(Compare with I Kings 12:28-33.) There are at least two reasons why Jeroboam did what he did. One is because he had no choice. It could have been that the Levites stood up to him and refused to teach and participate in error, so they simply left. If Jeroboam wanted to institute a religion, he had to have priests. He could not use the Levites because they were none available. He decided, then, to install anybody in that position who wanted to be a priest.
The second reason is that he may have summarily kicked them out because they represented too much of a threat. What occurred, though, insured that there would be no one who knew God's way enough to be a threat.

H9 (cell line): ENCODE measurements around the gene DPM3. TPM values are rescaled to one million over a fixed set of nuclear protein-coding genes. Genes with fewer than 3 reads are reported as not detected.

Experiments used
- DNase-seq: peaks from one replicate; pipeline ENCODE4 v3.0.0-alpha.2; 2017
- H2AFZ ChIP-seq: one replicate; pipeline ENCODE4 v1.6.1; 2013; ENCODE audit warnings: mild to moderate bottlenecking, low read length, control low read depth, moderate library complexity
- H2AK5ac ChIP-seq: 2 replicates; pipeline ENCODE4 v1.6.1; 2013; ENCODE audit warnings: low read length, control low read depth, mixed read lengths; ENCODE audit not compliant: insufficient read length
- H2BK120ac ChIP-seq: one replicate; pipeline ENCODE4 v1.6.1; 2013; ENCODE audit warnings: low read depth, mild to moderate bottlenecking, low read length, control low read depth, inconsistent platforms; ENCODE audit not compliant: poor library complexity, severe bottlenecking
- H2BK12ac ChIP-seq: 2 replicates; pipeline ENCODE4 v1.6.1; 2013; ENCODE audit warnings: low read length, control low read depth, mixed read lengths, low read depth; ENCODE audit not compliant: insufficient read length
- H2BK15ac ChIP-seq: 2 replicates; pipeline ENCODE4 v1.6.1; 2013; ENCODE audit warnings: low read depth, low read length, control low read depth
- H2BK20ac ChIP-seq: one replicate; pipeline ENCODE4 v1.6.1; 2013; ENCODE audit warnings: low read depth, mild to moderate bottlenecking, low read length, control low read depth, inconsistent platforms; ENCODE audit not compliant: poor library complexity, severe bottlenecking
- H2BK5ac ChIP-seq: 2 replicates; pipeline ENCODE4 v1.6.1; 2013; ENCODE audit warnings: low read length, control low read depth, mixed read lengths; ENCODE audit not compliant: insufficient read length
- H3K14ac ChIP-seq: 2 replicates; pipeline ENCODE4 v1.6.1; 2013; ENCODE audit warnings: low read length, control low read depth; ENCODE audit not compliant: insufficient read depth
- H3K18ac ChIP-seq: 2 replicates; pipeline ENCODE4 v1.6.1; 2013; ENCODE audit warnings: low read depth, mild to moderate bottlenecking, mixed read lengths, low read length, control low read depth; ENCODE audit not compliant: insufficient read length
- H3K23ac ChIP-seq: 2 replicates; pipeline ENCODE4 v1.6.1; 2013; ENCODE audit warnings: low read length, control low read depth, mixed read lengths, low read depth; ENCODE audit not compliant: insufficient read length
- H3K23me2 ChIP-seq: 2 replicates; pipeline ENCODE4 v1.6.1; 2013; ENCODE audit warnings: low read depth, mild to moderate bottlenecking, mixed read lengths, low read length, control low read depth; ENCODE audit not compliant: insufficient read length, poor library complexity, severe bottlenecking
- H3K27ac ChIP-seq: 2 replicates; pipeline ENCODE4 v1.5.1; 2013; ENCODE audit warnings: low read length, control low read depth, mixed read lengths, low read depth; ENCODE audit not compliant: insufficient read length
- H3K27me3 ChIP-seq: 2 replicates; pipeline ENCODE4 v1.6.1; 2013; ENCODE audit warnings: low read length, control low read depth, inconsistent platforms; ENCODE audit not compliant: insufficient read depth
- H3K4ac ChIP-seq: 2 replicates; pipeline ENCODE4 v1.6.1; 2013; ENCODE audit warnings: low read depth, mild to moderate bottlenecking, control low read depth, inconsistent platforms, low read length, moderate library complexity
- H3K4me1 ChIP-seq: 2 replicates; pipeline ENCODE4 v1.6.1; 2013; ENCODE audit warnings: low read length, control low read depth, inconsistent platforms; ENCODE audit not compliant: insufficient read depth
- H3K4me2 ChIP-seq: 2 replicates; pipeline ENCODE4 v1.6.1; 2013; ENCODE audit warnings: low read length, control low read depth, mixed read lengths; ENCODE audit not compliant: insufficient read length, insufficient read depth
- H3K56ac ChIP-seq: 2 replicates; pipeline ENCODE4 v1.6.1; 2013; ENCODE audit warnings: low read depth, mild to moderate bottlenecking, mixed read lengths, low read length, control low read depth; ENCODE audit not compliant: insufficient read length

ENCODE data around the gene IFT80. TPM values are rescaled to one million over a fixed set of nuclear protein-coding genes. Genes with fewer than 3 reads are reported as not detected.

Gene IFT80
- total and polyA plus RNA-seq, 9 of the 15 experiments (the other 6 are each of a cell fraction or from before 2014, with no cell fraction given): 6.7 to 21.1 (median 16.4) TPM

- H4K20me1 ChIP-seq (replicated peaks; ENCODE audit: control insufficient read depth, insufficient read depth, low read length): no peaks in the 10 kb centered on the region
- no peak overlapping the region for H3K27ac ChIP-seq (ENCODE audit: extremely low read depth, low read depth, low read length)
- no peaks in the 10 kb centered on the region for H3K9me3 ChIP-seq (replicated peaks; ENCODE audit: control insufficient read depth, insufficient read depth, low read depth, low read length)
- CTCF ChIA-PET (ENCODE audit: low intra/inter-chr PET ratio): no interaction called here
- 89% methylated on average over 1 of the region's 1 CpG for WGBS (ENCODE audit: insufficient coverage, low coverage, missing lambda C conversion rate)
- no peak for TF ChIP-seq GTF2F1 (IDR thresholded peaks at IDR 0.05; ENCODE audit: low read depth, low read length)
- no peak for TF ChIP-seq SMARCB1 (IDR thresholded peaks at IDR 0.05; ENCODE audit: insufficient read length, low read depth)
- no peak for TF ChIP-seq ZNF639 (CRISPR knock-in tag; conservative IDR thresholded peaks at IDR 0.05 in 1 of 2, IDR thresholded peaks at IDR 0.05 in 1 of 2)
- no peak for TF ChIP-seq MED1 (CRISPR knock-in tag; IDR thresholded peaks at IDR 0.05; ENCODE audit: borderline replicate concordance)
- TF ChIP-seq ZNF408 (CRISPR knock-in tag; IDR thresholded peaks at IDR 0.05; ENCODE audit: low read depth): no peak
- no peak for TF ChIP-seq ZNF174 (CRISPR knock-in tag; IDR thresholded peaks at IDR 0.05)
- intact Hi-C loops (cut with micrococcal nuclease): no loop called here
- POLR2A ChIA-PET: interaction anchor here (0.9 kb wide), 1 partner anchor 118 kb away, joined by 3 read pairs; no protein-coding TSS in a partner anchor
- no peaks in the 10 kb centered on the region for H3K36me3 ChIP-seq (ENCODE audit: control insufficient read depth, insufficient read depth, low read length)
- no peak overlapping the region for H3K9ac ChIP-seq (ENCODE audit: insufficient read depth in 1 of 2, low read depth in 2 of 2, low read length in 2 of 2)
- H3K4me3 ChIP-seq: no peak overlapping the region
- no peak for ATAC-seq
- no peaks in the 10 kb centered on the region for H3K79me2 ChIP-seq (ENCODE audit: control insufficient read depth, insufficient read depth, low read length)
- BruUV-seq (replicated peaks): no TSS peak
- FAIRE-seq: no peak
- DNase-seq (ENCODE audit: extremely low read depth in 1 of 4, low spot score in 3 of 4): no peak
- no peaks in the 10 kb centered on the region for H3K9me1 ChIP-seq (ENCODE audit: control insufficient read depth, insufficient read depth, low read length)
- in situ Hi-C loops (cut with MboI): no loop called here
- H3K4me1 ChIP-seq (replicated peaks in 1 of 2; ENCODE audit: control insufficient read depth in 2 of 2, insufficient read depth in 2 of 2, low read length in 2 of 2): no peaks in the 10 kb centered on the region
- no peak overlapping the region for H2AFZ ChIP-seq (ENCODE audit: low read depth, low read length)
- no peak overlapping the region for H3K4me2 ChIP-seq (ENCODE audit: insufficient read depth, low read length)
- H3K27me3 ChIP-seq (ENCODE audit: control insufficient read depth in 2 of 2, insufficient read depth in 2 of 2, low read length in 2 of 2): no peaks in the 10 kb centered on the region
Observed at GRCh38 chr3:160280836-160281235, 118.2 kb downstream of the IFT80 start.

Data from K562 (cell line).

Related to the leaving of the Levites, Jeroboam instituted his own feast—one very similar to the Feast of Tabernacles only exactly one month later. He gave the people something new to celebrate.
Again, the appeal of his changes was convenience. The law say that three times a year all the males were to appear before the Lord, and that meant traveling to Jerusalem. So, to the Israelistes, Jeroboam's reasoning sounded good. Jerusalem was too far. In addition, being a bit further north than the Jews, their harvest season was a little bit later than in Judea, and thus the Feast of Tabernacles represented more of a financial risk for them. They decided, then, "Why not have it a month later?" Can we not see the carnal mind working?
"Yeah, that sounds really logical. It's a good and practical change because now the Feast will never fall during the harvest season, and we won't have to worry about losing our crops while we're keeping the Feast."
"Wow, what wisdom! Why didn't we think of this before? Jeroboam, you're a real leader."
John W. Ritenbaugh
The Sin of Self-Deception